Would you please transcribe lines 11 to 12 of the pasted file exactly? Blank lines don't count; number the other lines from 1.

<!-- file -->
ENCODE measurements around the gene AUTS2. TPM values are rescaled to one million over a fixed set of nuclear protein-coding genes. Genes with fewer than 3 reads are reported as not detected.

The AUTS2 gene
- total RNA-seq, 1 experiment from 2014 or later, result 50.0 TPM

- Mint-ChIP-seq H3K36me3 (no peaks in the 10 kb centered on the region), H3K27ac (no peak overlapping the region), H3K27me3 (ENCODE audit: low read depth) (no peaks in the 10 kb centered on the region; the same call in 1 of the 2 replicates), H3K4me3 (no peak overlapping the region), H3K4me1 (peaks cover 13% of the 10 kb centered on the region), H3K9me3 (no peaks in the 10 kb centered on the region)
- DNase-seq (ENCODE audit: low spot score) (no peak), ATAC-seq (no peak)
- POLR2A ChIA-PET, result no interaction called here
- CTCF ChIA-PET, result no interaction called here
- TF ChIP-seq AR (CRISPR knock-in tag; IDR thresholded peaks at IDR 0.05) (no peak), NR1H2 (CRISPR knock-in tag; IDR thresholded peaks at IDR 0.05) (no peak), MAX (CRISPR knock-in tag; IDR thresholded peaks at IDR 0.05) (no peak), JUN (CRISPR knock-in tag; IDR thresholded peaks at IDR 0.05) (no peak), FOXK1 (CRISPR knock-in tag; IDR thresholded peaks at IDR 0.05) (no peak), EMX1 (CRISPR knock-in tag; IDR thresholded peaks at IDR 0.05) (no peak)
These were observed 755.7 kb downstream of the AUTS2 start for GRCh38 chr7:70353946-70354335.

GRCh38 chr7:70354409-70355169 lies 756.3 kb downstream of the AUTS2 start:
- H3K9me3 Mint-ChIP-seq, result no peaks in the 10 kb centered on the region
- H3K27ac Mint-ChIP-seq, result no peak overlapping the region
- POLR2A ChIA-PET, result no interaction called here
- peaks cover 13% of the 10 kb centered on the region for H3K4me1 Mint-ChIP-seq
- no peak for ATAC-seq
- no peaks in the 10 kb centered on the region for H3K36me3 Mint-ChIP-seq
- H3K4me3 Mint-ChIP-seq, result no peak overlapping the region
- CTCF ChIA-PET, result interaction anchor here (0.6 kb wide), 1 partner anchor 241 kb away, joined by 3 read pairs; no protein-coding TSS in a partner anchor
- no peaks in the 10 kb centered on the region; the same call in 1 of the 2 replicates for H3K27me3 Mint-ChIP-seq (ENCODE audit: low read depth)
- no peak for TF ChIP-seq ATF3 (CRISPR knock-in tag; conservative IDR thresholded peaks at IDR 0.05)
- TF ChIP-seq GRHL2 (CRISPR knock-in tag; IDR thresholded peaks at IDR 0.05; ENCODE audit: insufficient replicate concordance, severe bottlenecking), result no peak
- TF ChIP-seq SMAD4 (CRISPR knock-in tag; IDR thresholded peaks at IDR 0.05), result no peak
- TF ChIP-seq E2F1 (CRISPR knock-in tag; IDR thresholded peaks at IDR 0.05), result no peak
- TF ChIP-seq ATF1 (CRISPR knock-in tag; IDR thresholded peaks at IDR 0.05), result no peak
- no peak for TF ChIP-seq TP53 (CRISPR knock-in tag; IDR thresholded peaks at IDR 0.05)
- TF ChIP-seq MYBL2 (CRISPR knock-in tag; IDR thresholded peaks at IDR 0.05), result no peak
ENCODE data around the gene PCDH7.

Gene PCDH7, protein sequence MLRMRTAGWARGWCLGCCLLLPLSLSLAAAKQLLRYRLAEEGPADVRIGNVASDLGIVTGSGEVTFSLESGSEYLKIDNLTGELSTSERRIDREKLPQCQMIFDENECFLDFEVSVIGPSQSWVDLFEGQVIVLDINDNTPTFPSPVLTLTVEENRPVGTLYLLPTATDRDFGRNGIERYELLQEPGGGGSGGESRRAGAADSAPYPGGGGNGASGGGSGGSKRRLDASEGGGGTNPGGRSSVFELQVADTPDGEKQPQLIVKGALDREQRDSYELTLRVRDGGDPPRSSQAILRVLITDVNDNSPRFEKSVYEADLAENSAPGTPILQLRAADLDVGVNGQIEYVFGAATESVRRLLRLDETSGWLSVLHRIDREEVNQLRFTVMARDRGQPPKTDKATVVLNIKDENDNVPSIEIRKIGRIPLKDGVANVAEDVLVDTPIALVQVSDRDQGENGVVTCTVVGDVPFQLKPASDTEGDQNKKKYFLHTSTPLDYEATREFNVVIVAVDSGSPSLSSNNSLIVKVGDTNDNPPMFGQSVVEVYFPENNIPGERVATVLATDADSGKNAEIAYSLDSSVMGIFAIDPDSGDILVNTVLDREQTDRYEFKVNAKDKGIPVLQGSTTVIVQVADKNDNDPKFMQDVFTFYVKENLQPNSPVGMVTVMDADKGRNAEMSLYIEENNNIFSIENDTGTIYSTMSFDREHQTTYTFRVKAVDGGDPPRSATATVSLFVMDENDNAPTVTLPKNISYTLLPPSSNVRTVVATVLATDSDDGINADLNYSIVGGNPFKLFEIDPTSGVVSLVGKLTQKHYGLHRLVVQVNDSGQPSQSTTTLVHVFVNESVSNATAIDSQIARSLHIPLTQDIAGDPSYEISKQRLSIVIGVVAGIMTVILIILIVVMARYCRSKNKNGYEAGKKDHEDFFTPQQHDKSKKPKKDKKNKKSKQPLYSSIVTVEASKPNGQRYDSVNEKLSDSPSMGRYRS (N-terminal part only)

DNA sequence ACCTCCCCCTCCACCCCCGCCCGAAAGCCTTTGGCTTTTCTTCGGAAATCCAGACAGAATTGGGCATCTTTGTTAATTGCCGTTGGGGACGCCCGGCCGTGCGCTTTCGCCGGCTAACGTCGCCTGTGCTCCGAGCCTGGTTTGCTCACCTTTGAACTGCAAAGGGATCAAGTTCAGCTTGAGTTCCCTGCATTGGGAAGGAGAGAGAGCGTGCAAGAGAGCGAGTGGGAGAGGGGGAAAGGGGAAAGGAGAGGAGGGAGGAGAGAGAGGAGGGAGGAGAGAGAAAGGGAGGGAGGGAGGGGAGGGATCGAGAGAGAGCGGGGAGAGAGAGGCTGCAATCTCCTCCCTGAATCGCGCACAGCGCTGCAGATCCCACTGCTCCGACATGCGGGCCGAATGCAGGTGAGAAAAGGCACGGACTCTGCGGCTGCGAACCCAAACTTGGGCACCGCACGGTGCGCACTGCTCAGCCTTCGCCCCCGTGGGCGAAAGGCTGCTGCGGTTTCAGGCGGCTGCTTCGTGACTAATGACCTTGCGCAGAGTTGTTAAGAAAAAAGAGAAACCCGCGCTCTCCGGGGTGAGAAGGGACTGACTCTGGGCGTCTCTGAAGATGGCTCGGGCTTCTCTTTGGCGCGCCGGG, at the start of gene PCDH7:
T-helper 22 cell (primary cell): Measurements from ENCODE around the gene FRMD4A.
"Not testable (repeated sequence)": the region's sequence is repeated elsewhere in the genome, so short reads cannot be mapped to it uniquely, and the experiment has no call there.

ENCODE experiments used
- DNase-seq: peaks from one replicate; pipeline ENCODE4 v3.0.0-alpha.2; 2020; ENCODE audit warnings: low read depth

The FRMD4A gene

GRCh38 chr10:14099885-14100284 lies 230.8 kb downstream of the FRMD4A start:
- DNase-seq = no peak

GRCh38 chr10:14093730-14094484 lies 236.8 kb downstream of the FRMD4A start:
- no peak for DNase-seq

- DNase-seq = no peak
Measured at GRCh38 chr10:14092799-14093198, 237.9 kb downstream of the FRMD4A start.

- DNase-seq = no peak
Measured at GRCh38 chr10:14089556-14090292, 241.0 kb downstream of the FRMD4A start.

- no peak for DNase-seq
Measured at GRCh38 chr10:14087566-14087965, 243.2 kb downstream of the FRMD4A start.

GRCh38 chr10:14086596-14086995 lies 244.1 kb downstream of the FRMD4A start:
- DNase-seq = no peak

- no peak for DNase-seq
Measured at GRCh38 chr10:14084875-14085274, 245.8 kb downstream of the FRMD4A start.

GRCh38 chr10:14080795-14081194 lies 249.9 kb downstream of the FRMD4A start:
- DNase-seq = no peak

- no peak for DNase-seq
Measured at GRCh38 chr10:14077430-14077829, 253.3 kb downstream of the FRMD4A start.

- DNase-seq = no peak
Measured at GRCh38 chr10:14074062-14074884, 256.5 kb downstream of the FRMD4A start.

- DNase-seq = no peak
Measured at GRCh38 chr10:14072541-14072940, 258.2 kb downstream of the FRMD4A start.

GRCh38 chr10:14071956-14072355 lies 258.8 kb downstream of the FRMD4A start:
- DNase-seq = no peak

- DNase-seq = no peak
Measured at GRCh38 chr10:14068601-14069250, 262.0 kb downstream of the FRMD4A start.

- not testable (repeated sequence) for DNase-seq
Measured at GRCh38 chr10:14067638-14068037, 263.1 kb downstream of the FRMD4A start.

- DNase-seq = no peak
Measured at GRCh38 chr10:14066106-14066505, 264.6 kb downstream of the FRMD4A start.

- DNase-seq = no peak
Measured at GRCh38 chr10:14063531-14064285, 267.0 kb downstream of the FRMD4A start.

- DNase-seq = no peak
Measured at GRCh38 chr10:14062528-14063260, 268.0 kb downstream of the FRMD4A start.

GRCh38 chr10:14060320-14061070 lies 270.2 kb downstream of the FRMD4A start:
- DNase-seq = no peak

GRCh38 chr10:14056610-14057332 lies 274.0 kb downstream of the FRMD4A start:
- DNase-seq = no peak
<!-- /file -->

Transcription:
- H3K9me3 Mint-ChIP-seq, result no peaks in the 10 kb centered on the region
- H3K27ac Mint-ChIP-seq, result no peak overlapping the region